Ross is 39 years old, way older than most rap stars of his stature. He’s only three years younger than Nas, even though he broke into rap 12 years after Nas did. He’s six years older that Lil Wayne, who’d been making hits for eight years by the time Ross showed up. Ross had had a full life by the time he even broke into rap. And Black Market is the first moment I can remember Ross sounding comfortable as a middle-aged rapper. He’s grunting out these dense and writerly couplets, hanging out with Nas and John Legend, making the DJ Premier track he’d probably always wanted to make. He’s rapping more about relationships, less about drug-dealing. He’s still funny, still willing to chant about how good his dick is on a song called “Dope Dick.” But he finally sounds like the grown-up that he’s been for a long time. He’s a legacy artist now. It suits him.

FURIOUS FIVE

1. Offset – “First Day Out”
Someone could, and probably should, put together an entire blog full of the first song rappers recorded on the respective days that they got out of jail. Gucci Mane’s “First Day Out” remains the gold standard, and Migo Offset knows that; otherwise, he wouldn’t have picked the same title. And while Offset is a very different rapper and this is a very different song, it has a bit of the deranged urgency of that Gucci track. Offset’s flow is still tricky and precise, but I’ve never heard this kind of fire underneath it.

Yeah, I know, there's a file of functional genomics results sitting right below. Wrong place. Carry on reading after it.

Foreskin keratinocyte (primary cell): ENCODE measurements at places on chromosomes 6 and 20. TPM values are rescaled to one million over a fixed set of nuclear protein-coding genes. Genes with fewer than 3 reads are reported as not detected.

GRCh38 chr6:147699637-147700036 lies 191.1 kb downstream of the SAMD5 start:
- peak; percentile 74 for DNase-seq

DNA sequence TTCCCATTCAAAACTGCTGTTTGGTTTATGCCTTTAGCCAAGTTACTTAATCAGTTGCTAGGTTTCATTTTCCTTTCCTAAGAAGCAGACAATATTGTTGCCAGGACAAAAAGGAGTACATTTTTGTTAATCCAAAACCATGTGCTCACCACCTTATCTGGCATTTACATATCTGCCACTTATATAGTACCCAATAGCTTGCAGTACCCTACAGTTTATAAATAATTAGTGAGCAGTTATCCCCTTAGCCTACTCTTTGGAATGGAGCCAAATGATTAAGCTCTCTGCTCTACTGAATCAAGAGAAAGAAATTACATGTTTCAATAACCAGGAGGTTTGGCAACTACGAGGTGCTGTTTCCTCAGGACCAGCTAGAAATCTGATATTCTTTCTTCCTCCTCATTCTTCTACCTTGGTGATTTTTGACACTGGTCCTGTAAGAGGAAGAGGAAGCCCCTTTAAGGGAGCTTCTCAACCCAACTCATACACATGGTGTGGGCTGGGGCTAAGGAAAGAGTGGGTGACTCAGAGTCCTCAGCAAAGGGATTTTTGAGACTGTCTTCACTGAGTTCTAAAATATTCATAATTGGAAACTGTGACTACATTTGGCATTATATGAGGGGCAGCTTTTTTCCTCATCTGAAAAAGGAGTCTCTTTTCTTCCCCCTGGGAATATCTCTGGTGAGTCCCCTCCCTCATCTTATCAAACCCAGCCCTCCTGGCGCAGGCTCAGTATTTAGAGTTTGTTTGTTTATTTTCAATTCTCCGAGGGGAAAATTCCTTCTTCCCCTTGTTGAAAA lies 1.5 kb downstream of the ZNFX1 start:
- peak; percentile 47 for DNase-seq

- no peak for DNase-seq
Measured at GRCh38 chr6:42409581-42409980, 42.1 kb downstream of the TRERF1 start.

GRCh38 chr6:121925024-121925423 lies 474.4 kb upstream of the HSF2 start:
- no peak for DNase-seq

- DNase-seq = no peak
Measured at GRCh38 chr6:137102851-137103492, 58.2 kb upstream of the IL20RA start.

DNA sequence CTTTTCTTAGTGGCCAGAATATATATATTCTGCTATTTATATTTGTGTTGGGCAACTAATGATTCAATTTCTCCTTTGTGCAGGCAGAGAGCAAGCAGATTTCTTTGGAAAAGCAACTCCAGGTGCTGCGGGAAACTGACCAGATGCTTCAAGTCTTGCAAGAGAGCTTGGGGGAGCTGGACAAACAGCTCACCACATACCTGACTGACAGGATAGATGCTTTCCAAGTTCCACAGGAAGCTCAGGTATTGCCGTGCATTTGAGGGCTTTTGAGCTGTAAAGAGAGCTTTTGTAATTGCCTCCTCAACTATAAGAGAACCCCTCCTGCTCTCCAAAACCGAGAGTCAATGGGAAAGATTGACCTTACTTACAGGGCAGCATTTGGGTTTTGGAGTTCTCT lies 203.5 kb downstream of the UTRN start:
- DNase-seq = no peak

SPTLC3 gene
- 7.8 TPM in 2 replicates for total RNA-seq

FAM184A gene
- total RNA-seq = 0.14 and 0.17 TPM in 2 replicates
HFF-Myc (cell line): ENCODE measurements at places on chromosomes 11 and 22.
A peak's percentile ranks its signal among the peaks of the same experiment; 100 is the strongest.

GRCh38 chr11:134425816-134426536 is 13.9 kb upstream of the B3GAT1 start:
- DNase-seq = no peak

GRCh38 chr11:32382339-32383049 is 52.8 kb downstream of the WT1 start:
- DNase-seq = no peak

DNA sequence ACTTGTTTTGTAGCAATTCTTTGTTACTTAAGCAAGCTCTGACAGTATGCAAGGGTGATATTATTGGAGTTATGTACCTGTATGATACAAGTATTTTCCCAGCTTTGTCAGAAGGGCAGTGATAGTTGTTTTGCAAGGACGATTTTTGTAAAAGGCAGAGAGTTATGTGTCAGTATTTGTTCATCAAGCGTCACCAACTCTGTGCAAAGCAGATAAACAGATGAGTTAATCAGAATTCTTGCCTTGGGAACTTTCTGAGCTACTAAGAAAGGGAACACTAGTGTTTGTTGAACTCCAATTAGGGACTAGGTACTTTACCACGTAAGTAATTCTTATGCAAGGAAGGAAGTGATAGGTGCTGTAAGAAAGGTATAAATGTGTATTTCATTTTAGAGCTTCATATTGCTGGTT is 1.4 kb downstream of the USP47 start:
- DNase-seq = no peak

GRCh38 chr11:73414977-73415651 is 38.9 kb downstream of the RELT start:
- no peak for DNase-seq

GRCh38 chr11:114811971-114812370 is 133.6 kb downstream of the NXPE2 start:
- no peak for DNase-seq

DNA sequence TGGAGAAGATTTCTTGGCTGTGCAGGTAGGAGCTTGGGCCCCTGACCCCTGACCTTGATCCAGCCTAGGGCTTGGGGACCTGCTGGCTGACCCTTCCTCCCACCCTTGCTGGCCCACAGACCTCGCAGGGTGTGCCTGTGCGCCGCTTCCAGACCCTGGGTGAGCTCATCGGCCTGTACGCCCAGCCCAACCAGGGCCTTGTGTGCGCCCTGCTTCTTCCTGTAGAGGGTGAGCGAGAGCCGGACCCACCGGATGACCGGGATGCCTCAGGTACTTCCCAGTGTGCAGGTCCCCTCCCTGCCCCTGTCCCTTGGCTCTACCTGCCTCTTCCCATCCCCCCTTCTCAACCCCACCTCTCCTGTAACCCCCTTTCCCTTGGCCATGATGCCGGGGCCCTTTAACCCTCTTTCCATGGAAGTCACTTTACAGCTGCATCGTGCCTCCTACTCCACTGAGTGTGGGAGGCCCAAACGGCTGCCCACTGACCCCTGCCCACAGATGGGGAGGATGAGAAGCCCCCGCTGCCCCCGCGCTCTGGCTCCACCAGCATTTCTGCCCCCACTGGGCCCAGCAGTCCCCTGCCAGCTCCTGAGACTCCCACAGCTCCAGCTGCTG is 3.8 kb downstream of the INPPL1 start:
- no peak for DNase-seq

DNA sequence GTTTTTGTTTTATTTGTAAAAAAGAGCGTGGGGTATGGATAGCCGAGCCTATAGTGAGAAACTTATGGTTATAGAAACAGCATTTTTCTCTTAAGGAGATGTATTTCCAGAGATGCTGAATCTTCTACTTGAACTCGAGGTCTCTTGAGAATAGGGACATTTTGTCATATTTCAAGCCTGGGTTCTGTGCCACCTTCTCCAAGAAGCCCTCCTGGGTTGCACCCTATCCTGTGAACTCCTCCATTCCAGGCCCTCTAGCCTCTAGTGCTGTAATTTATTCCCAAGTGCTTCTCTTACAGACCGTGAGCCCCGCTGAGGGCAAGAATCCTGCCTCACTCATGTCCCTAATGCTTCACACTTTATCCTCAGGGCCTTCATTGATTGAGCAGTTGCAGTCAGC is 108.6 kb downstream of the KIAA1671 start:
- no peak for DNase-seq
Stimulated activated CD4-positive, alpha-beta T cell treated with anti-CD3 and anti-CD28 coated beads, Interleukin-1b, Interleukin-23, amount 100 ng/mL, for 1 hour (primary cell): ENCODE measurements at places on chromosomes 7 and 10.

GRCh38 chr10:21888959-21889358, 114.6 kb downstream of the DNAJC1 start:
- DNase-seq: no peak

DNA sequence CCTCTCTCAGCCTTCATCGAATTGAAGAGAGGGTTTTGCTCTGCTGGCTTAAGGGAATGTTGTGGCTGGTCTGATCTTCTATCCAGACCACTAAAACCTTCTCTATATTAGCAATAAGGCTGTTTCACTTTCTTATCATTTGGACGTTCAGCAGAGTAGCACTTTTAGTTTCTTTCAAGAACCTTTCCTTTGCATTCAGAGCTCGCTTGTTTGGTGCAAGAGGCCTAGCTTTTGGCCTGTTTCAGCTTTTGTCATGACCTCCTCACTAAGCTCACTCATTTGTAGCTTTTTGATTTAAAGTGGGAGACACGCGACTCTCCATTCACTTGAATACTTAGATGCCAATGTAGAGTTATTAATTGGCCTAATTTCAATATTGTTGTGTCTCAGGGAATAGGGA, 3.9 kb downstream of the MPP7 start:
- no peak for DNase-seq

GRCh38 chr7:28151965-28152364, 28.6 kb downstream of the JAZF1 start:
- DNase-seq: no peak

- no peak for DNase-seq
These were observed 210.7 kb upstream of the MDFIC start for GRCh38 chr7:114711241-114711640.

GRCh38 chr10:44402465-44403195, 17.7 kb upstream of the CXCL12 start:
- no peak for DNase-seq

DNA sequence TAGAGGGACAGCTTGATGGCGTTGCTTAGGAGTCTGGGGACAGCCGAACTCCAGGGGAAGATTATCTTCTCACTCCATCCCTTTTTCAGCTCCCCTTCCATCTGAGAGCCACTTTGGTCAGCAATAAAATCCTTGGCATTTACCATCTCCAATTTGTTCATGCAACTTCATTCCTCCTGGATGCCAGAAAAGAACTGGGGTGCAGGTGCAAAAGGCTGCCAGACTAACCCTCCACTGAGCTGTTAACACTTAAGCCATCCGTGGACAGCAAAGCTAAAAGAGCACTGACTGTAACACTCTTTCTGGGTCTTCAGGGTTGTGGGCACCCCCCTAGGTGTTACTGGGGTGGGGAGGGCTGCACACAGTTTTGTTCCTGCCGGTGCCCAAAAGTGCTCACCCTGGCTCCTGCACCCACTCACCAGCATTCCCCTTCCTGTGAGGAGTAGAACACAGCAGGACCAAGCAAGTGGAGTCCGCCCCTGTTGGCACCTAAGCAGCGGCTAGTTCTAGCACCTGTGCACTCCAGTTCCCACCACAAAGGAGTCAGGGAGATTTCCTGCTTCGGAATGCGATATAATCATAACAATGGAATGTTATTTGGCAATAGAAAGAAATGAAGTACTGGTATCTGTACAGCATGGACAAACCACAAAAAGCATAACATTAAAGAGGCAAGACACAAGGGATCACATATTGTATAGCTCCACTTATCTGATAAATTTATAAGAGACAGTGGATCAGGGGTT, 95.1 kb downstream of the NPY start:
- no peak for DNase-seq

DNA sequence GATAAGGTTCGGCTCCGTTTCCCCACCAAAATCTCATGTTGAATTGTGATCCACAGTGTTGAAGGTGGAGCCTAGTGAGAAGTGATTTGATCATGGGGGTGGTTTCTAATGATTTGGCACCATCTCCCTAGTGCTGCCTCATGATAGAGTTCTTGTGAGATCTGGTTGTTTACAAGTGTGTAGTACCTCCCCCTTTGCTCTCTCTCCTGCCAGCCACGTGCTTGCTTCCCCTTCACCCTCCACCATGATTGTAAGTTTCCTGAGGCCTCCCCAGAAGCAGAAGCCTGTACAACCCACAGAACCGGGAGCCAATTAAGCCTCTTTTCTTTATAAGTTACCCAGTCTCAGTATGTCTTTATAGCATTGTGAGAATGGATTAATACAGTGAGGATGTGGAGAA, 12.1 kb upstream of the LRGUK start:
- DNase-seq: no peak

2. Wiki – “Sonatine” (Feat. Slicky Boy)
First off, Wiki deserves credit for naming a song after the second-best Takeshi Kitano movie. I’d know he was really about that life if he had a song called Fireworks (Hana-Bi). Lil Me, Wiki’s new free-download album, is full of that kind of meditative, broken New York rap, but this one strikes me as being the most immediately entrancing song on it. If the Ratking braintrust keeps cranking out tracks like this, I might stop thinking of them as “that rap group who opens for everyone.”

3. The Knocks – “New York City” (Feat. Cam’ron)
I can’t even tell you how much I love hearing Cam go into this warm, elegiac poetry-slam flow.

4. Kodak Black – “Antisocial”
I love the idea of a rapper using “I’m antisocial” as the reason why you should leave him the fuck alone. And I love how, even this early in his career, Kodak Black pretty much has his “angry, understated party-rap” style all figured out.

5. Curren$y – “Top Down”
Curren$y’s laconic ease is his gift and his curse. He makes rapping well sound like the easiest thing in the world, and he also sounds like he could fall asleep at any given moment. Too often, his beat selection mirrors that laconic ease. But here, he hijacks a Yo Gotti instrumental and delivers that muttery smoothness over some very simple, very hard music. The contrast works wonders; it’s been a long moment since I’ve enjoyed hearing Curren$y rap this much.

IT WAS ALL GOOD JUST A WEEK AGO